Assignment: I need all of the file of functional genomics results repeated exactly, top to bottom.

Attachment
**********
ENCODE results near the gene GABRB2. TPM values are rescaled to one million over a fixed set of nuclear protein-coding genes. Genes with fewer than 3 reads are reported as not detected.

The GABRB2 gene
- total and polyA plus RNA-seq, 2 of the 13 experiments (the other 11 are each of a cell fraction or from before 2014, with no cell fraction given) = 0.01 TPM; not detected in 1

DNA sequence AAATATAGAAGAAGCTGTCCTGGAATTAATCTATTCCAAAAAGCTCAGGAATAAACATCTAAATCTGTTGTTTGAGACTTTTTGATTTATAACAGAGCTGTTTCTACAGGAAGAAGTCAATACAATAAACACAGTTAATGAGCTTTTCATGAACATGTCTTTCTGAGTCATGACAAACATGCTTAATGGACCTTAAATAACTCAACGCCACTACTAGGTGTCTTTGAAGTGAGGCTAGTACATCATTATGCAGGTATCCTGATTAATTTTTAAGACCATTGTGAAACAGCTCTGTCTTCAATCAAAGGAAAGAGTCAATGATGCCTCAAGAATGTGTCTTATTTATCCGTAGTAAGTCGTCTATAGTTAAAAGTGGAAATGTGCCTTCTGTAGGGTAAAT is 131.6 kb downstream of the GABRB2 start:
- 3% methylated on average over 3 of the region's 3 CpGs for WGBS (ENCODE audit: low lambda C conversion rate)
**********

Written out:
ENCODE results near the gene GABRB2. TPM values are rescaled to one million over a fixed set of nuclear protein-coding genes. Genes with fewer than 3 reads are reported as not detected.

The GABRB2 gene
- total and polyA plus RNA-seq, 2 of the 13 experiments (the other 11 are each of a cell fraction or from before 2014, with no cell fraction given) = 0.01 TPM; not detected in 1

DNA sequence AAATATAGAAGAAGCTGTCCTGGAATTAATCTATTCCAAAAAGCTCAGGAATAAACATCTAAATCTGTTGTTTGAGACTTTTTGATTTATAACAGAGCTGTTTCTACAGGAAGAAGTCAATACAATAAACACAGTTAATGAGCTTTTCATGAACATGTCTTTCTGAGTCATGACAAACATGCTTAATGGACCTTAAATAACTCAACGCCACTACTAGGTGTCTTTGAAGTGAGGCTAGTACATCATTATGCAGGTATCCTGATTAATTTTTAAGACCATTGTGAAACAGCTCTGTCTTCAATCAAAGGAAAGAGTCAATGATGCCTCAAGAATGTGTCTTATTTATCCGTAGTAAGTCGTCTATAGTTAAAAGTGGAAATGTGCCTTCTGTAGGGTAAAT is 131.6 kb downstream of the GABRB2 start:
- 3% methylated on average over 3 of the region's 3 CpGs for WGBS (ENCODE audit: low lambda C conversion rate)